Daily Investment Interpretations
March 28, 2012
(Wednesday Night): The
market indices fell again today: Stocks dig a hole;
Stocks Lower on Macro Drag, Weak US Data.
The NASDAQ Composite inched down 15.39
to end at 3,104.96. The Dow fell
to 13,126.21; the S&P 500
declined 6.98 points
to settle at 1,405.54. Oil deflated to 105.48:Oil falls on supply jump, talk of reserve release;
gold ends at 1664: Gold down 1.6% after failing to touch $1,700. The VIX
"Stocks finished lower again on Wednesday in a relatively volatile session of trading. Major indices started the session in mixed trading but would sell off hard following a disappointing durable goods ... Read More »"
Durable orders slower than forecast
Hugh Johnson: Too far, too fast for stocks?
VIX to double, even triple this year
3 stages of a bull market I've retained this for three days now until I could find time to comment on it.
What the authors are saying is that there are normally three stages to a cyclical bull market. The first rise lasted from the Great Recession low of 677 on the S&P 500 to its close at 1,217 on April 23, 2010. The second leg ran from April 23, 2010, to 1,361 on May 2, 2011. Now the third and final "blow-off" leg is underway during which the markets will become overpriced and "frothy", setting them up for a major cyclical bear market in the 2013-2015 time frame. From there, if past is prologue, the markets ought to be set for the next super(secular)-bull market, running from something like 2016 to something like 2032.
How far do the indices rise during these 16-year secular bull markets? From 1915, when it bottomed at $53.17 to its super-bull market peak of 381 in 1929 (see chart below), the Dow approximately 7-folded. From its bear market bottom at 41 in 1932 to its bull market peak in 1966 at 996, the Dow 24-folded. The period from 1932 to 1966 is 34 years. If we think of this 34-year time interval as two 17-year super bull markets back-to-back, then each of them would have risen by a factor of about 4.9:1. (The Great Depression skewed some of these time frames because of its severity.) Then from its super-bear market low of 777 in August, 1982 to its super-bull market high at 11,723 in 2000, the Dow rose by a factor about 15:1. Of course, these gains don't include corrections for inflation. (These influences would tend to offset each other.)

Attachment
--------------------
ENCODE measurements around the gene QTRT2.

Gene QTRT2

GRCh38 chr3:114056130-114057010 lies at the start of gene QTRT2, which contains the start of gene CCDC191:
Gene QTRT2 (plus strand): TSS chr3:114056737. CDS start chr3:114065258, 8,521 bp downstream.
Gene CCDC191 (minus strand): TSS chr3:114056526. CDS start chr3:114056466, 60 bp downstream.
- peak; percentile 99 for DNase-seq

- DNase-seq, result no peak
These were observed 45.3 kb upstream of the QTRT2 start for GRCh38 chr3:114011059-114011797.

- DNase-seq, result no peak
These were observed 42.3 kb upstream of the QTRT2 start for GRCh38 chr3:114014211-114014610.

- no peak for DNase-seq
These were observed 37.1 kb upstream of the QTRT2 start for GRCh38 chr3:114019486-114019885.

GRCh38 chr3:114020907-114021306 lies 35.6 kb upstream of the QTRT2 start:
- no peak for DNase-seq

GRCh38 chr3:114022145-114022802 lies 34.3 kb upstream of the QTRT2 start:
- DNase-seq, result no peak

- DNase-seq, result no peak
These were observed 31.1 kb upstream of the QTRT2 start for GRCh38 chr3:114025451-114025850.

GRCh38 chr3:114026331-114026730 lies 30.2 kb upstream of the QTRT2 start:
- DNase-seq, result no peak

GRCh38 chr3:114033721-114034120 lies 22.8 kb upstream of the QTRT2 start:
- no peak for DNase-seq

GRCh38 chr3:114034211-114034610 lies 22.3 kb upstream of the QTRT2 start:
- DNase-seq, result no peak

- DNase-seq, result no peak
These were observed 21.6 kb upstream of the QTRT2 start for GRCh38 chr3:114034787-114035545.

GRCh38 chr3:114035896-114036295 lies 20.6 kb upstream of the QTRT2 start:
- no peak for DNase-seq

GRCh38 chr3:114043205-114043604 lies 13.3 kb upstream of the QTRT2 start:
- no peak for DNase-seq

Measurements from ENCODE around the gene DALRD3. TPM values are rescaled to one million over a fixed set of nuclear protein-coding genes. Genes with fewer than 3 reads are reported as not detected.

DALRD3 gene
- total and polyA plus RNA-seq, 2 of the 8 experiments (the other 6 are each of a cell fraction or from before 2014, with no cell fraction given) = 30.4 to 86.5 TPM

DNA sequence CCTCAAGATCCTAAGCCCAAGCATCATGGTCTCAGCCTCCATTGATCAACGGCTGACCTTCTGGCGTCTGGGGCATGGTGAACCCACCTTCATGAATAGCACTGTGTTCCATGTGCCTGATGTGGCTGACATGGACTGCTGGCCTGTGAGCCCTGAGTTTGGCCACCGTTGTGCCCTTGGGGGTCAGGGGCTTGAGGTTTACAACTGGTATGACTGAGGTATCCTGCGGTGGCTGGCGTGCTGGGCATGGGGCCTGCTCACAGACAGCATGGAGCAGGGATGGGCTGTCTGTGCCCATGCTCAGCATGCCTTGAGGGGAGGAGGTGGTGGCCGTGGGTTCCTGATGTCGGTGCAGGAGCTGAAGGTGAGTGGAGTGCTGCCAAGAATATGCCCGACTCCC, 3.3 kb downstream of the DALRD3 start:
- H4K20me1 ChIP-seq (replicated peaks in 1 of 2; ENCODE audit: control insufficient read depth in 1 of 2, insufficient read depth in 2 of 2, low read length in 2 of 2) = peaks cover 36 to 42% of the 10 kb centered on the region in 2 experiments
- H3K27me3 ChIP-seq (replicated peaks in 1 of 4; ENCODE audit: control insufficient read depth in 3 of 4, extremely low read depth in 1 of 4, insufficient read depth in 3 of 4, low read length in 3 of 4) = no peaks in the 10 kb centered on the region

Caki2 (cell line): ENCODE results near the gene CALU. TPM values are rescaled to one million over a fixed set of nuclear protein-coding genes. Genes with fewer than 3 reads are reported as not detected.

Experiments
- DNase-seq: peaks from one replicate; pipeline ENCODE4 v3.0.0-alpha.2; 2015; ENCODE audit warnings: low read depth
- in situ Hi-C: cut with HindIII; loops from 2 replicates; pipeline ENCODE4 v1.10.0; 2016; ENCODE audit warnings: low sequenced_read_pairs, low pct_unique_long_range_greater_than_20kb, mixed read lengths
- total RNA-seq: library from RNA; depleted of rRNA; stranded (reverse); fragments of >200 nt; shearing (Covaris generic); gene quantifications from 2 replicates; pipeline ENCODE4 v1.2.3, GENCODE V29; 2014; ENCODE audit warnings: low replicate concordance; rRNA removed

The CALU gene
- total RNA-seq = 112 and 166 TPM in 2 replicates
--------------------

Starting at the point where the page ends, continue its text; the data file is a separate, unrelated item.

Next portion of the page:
A reasonable expectation for the rise of the Dow and the S&P 500 for the 2016-2032 time frame after correcting for inflation and dividends, might be, a 8-folding to10-folding.
Amylin analysts advise caution amid stock rally
Analyst price targets are for losers
Michael Gayed writes: Will financials lead the way higher?
Mark Hulbert: Stocks only slightly expensive.
Lawrence McMillan: Bulls are still in charge.
Matthew Lynn describes The next leg of gold’s bull run.
U.S. stocks drop as global growth fears percolate
State of the Markets articles include:
Orders For Durable Goods Below Expectations in March "Although the data series is known to be quite volatile, orders for long-lasting goods came in below expectations in March. The Commerce Department reported that oders in March rose by... ... Read More »"
Wall Street Bigwigs Looking To Add Landlord To Job Titles "Some Wall Street bigwigs are lining up to add landlord to their job titles as suddenly hedge funds appear to be ready to bid on pools of foreclosed properties Fannie Mae will be selling. The way the new program works is if the new owners rent out the properties rather than either occupy or flip the homes, the government is willing to sell properties to Wall Street funds at attractive prices. The hope is this approach might aid the ailing housing market by shrinking the number of available properties for sale – and then being ... Read More »"
Investor's Intelligence: Bullish Sentiment On The Rise
U.S., UK, and France Consider Releasing Strategic Oil Reserves
Now Is The Time (To Plan)
Yields Continue to Fall at Italy's Latest Bill Auction
Market futures are flat tonight.